Friday, October 13, 2006

6. Managing Your Expectations

So you think you’ve gotten good. You have a body of work and peers who are pushing you to “go to the next level.” But do you even know what that means?

Chances are that you’re thinking in terms of monetary rewards, because you are a capitalist and we live in a capitalist society. And you’re probably not wrong, but that doesn’t necessarily mean that you’re right, either.

Remember when we were discussing your motivation and I pointed out that the odds of you being able to make a living selling your work were astronomically against you? Well, unless something momentous has happened in the past four essays, that probably hasn’t changed.

That shouldn’t stop you from wanting to release something for sale, but you do need to understand exactly what you can expect if you do. In professional environments, this is called “managing expectations” and it is basically the exact opposite of sales. A quick and dirty version might be, “Will you sell a million copies? No. Will you sell a hundred copies? Maybe.”

More than anything else, a firm grasp of reality is essential at this stage. Feel free to dream, but don’t bother to dream big, because no matter how high you set your sights the first time, you will probably fall short. Anyone who tells you differently is lying to you and you should not trust him.

Unfortunately, the really painful lesson of “taking your work to the next level” is that you are going to lose money in the short term. Like a band that goes on tour to college towns, playing for a fifteen person audience in a two hundred person venue or a print-maker who paid to get two hundred posters printed that could sell for three dollars apiece, there will be an initial investment that you will have to make.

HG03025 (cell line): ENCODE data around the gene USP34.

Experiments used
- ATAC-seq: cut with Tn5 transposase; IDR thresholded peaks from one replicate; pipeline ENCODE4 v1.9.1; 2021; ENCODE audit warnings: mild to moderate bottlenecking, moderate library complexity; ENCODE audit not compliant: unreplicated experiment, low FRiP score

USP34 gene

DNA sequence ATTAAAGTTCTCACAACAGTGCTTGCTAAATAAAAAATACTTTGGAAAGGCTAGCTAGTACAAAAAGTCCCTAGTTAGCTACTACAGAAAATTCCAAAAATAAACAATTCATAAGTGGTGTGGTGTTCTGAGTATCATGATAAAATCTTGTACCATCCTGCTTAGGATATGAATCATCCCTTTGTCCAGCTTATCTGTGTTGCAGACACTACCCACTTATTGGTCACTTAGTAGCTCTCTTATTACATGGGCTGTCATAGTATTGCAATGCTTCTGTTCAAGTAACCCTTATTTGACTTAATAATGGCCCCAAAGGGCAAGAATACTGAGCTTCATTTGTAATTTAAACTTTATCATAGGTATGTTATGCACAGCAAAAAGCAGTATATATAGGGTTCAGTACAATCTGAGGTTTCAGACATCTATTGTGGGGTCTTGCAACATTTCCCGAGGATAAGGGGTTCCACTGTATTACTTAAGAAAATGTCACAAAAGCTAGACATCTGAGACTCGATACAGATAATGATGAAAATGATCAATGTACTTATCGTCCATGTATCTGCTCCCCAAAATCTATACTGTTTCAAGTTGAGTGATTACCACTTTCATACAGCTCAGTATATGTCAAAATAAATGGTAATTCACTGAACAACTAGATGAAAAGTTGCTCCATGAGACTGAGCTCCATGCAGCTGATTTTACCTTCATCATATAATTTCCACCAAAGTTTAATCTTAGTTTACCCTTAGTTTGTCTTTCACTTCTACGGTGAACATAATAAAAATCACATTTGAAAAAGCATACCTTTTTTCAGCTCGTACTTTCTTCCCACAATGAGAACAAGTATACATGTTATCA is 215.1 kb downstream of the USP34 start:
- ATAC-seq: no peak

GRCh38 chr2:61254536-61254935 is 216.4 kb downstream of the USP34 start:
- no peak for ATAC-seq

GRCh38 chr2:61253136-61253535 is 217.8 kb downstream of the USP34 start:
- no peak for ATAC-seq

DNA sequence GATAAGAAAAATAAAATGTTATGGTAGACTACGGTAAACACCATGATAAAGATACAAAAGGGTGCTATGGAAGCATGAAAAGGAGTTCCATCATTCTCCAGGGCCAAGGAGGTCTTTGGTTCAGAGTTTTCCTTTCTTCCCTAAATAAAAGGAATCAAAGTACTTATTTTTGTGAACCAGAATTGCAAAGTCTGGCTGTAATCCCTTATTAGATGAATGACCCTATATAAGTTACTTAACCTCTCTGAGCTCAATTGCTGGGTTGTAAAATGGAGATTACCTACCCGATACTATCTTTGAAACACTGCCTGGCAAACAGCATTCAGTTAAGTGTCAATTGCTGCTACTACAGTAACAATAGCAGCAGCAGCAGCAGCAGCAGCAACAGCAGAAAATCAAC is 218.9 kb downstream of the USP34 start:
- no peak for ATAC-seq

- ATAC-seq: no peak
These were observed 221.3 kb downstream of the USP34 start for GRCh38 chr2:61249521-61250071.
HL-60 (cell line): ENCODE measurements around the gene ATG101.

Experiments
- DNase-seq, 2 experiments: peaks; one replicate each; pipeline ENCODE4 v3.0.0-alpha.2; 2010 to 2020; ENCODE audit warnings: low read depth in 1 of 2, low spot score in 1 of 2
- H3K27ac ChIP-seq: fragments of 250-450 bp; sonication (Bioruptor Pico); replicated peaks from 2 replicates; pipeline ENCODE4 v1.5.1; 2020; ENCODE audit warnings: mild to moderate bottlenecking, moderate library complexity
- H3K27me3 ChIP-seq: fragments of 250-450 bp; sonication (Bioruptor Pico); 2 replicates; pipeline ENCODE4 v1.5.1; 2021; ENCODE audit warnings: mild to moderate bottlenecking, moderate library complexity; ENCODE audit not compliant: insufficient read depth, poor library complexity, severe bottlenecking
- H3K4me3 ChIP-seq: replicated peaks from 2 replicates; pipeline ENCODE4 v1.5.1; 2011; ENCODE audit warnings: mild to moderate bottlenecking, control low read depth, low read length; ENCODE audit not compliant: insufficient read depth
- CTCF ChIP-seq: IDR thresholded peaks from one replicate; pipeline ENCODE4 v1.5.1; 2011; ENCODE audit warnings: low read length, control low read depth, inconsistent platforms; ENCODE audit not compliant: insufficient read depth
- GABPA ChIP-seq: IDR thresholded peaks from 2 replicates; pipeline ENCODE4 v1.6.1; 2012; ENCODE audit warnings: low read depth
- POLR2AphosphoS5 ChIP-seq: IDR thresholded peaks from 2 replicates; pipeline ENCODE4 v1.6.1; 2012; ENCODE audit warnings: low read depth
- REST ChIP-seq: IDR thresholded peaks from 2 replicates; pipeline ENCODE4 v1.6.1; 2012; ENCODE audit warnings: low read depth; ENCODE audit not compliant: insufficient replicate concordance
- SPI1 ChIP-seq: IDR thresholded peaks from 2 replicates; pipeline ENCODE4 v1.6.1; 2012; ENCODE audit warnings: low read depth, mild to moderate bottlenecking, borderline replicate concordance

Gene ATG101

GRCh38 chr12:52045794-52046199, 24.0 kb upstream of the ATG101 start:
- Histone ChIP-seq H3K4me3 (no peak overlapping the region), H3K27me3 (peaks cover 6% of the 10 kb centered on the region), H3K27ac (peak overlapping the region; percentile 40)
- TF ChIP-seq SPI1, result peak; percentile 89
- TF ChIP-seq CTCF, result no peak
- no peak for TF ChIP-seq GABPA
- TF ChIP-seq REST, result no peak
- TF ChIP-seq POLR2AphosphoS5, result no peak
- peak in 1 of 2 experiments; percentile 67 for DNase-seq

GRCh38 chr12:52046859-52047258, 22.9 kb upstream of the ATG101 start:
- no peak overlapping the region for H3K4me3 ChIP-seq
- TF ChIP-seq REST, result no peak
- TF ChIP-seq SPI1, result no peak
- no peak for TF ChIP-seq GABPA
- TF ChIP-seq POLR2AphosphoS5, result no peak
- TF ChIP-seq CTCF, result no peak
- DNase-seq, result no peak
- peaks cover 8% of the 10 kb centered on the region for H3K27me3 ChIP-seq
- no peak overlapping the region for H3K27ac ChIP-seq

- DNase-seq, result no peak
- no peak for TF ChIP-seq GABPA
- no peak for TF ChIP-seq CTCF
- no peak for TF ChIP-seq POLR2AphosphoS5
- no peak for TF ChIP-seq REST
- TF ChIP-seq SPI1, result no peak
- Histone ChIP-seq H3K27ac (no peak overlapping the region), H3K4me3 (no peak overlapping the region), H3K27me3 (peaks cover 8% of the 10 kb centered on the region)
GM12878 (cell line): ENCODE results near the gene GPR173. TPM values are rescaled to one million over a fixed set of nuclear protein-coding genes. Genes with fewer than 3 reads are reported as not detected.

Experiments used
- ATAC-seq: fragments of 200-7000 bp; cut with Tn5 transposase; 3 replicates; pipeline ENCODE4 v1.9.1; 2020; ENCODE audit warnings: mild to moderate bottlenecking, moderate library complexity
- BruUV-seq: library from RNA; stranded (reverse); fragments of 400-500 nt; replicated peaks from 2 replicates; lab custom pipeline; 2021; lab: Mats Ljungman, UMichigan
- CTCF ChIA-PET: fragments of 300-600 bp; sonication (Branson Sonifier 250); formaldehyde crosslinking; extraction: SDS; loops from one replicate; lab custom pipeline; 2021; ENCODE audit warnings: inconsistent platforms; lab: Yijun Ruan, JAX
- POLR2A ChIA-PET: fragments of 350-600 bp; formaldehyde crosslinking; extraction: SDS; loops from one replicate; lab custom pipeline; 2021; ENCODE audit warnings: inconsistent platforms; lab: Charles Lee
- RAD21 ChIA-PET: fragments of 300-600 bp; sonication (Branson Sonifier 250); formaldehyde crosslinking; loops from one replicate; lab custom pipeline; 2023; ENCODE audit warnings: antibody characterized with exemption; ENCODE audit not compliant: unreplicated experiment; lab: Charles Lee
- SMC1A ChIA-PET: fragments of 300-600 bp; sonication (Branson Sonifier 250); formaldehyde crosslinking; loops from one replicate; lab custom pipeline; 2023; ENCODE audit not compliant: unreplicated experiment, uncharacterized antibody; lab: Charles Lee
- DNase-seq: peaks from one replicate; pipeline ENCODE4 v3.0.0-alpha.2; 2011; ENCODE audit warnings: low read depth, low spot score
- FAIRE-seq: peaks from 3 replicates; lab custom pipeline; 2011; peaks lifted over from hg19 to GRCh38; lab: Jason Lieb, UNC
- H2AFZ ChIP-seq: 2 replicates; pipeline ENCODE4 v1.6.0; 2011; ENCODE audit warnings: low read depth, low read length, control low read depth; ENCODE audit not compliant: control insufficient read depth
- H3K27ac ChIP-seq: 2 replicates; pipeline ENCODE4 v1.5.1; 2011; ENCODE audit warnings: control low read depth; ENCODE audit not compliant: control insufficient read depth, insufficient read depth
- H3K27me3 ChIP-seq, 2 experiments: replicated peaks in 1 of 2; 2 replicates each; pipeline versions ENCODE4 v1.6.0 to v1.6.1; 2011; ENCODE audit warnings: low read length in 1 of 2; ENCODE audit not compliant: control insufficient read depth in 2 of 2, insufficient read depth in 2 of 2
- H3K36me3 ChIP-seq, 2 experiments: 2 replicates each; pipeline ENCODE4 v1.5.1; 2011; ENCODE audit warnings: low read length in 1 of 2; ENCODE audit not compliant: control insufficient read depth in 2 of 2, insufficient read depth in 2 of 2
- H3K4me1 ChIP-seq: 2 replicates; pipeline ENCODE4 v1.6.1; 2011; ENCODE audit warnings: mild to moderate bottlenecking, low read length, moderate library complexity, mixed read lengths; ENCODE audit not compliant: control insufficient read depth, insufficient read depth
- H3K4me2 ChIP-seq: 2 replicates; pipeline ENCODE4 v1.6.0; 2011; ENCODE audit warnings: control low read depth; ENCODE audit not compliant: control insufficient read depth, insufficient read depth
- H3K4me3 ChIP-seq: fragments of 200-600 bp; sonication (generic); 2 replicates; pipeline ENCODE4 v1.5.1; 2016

So really, what you really have to ask yourself is not “how much can I expect to make?” but rather “how much can I afford to lose?” Some people will disagree and tell you that professionals do not spend money to make money, which begs the question of why the Small Business Administration offers loans to new businesses.

Right now, though, you are an amateur. You do not support yourself with your art, nor are you expecting to. What you’re looking for is exposure; an audience and some unbiased critical response. No matter who you are and what you do, that means marketing, and unless you own your own marketing agency, you should be prepared to spend some money on marketing materials. A good rule of thumb is to spend far less than 10% of your annual salary.

The critical thing at this juncture is to the make sure that whatever you prepare for release is good and interesting by the standards of your peer review group. Not okay, certainly not the first thing you’ve made – something solid. Something you can be proud of. Nothing sounds worse than an artist apologizing for the poor quality of the product on sale. Don’t put yourself in that position.

Once you have grounded yourself, it’s time to start making some level-headed business decisions.